28 Apr The Secrets to Longevity: Tips from Centenarians
What are the secrets to a long life and healthy aging? Who better to ask than some of the oldest among us: centenarians, who have topped the age of 100. A recent national poll of centenarians, reveals some common lifestyle choices & advice that many in this group share. The first tip may surprise you!
- Stay current
One key to longevity seems to be keeping up with the times. Though it goes against the stereotype that the elderly are unable or unwilling to learn anything new, an increasing number of centenarians are embracing new media and technologies. Eleven percent of those surveyed have watched a video on YouTube and eight percent have sent a text message, proving you are never too old to learn!
- Stay connected
Daily communication with loved ones may also contribute to living longer. Of those polled, 82 percent talk to a friend or family member every day.
- Eat, sleep and exercise
Three-quarters of respondents make it a point to eat nutritious, balanced meals and get eight hours of sleep every night. Nearly half walk or hike once a week, helping you maintain a healthy weight over your lifetime and feel better mentally as well as physically. The “New England Centenarian Study,” conducted by Boston University’s School of Medicine, found that few centenarians are obese and are almost always lean, especially men.
- Stick to routines
Many of those who live the longest have a fondness for daily and weekly routines. Whether it’s connecting with others, staying fit or practicing some type of “spiritual” activity on a regular basis to help keep them centered.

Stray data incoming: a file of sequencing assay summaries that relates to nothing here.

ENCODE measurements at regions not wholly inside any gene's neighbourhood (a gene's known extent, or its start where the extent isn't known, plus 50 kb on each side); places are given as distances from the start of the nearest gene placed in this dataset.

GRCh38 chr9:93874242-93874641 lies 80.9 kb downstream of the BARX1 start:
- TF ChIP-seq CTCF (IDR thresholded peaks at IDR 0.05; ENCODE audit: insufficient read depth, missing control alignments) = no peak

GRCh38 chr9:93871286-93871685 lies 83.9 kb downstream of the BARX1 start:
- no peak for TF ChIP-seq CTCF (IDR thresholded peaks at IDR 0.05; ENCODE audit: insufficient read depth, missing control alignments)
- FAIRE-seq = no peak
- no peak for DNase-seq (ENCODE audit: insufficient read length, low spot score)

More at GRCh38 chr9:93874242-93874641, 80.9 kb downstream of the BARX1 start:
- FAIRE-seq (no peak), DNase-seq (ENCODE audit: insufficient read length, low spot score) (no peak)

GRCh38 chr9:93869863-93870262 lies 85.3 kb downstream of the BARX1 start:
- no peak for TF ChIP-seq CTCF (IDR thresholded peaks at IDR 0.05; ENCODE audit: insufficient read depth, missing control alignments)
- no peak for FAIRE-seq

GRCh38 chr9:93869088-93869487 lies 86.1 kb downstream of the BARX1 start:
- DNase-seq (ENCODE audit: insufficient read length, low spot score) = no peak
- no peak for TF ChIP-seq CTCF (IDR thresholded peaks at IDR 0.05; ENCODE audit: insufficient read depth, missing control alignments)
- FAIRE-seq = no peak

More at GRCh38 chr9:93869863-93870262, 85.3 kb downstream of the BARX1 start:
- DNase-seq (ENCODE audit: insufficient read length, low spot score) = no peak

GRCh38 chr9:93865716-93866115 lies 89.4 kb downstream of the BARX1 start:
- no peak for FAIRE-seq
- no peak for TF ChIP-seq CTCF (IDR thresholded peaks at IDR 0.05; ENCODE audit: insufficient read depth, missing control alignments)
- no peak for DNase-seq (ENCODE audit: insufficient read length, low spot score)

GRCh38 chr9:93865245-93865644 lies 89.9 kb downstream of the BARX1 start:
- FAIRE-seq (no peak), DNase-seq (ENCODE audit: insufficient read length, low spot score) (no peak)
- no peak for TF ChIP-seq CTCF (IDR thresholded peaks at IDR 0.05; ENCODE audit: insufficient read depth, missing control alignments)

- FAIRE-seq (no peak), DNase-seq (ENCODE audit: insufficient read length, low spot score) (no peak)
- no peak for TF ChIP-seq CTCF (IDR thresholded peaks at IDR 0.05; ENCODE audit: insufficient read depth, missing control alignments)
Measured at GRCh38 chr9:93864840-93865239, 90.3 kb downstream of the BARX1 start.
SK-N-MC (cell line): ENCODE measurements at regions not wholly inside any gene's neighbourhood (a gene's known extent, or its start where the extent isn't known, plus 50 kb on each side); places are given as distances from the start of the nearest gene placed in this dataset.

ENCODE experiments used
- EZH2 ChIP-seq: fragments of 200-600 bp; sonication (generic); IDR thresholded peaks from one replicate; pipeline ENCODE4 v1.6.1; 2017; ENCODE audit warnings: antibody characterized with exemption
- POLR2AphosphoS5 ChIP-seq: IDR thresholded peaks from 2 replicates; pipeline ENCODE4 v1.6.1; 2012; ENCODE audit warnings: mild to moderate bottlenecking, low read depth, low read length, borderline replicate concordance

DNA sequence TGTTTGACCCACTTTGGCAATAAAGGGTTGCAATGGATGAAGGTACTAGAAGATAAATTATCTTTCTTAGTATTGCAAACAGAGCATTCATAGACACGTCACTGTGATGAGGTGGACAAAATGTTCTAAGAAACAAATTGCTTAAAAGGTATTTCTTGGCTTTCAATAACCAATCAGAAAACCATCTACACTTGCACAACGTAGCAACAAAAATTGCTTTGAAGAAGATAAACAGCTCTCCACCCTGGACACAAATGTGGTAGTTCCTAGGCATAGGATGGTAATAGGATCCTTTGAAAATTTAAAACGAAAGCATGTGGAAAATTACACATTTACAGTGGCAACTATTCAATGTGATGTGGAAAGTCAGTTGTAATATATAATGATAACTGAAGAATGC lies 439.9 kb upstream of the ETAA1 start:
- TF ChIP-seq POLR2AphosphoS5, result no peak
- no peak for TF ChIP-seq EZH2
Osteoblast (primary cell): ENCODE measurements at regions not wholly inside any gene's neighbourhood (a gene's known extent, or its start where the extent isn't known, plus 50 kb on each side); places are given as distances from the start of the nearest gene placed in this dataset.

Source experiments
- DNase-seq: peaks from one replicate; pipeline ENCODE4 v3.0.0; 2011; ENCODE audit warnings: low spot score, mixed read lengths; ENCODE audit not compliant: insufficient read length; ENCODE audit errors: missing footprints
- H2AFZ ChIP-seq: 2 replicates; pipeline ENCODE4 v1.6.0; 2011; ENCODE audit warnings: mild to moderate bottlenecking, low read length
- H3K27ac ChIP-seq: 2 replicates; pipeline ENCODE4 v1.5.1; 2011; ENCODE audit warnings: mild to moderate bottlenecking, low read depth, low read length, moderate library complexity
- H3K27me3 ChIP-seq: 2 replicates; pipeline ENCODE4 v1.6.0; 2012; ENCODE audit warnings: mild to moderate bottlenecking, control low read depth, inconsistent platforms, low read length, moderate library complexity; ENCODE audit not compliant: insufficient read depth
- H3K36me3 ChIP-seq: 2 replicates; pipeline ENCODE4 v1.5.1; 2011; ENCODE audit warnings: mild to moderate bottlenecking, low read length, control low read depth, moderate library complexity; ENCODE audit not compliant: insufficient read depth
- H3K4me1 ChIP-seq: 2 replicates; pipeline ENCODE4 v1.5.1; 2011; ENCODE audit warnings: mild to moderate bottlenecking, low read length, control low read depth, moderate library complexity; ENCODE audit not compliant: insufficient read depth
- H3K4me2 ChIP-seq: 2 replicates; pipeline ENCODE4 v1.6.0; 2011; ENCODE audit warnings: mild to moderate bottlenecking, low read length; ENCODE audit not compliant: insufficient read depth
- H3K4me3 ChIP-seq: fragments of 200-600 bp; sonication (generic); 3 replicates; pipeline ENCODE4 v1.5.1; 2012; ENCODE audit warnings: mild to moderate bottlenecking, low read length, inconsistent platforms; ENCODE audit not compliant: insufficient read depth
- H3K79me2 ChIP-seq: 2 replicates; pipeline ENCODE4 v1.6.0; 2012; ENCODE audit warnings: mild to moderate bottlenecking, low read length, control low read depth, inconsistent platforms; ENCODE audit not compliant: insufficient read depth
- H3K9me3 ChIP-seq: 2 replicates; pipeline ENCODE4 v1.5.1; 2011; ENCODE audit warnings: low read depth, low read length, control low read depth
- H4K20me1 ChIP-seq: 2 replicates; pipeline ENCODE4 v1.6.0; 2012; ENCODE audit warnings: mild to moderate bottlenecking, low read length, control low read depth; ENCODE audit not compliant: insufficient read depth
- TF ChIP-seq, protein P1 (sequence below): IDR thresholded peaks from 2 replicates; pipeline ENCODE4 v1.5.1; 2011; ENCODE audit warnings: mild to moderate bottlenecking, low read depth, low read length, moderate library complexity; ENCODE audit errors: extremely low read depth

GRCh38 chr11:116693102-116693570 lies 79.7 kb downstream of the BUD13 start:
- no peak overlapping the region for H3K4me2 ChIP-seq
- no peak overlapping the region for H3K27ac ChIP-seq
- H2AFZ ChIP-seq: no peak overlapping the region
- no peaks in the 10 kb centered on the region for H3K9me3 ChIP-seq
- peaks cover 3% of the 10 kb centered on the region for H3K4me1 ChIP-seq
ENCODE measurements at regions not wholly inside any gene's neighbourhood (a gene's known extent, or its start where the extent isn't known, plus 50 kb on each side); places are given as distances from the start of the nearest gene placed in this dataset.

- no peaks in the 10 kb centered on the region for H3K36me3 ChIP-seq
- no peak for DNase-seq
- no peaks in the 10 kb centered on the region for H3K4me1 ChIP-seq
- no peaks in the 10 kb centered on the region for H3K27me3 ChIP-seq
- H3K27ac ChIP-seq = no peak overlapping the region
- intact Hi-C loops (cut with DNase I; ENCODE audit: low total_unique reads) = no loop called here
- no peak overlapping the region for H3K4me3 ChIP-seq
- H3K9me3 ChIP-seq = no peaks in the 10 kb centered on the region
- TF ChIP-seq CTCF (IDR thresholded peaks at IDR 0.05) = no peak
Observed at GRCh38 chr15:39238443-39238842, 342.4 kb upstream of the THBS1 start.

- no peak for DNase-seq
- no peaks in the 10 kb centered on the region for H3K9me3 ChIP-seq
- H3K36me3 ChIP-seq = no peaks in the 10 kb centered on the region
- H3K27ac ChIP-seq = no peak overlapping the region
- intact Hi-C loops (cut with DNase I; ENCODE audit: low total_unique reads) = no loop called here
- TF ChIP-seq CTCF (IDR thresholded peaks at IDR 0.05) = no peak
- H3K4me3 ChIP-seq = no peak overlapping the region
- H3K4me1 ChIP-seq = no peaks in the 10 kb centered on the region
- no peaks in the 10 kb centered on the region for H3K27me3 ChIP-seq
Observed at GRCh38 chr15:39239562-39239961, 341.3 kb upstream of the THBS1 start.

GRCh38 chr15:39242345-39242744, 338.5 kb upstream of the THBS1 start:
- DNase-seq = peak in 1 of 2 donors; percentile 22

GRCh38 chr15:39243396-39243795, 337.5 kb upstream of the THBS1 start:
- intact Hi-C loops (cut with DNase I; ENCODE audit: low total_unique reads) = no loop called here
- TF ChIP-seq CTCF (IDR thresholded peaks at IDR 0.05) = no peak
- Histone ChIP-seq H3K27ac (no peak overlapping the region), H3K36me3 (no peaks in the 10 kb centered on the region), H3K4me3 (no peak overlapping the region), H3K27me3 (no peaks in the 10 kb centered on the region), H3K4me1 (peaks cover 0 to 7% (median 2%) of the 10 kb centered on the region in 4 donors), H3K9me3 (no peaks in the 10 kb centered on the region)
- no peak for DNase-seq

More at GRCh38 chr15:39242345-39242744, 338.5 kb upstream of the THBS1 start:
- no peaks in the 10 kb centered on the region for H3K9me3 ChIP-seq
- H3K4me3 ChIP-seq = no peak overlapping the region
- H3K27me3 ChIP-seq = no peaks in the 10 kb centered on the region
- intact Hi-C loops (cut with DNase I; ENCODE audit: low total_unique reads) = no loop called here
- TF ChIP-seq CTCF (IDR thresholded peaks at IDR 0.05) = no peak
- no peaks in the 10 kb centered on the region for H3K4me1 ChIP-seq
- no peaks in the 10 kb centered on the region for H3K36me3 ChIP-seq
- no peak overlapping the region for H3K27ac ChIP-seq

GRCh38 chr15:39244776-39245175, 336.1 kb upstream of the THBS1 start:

Giving back is another avenue to longer-term health and happiness. Close to 90 percent of centenarians believe that volunteering helps improve emotional health and can make people happier. Seventeen percent have volunteered in the past six months.
- Feel satisfied
It’s often said that the secret to happiness is wanting what you have. Centenarians seem to prove this point, with the oldest Americans harboring few regrets and expressing contentment with the lives they’ve led. In an impressive show of strong adjustment and coping skills, nearly 80 percent said there was nothing they would have done less of; over 60 percent said there was nothing they would have done more of in their lives. In the end, what more could you want from a long life than that?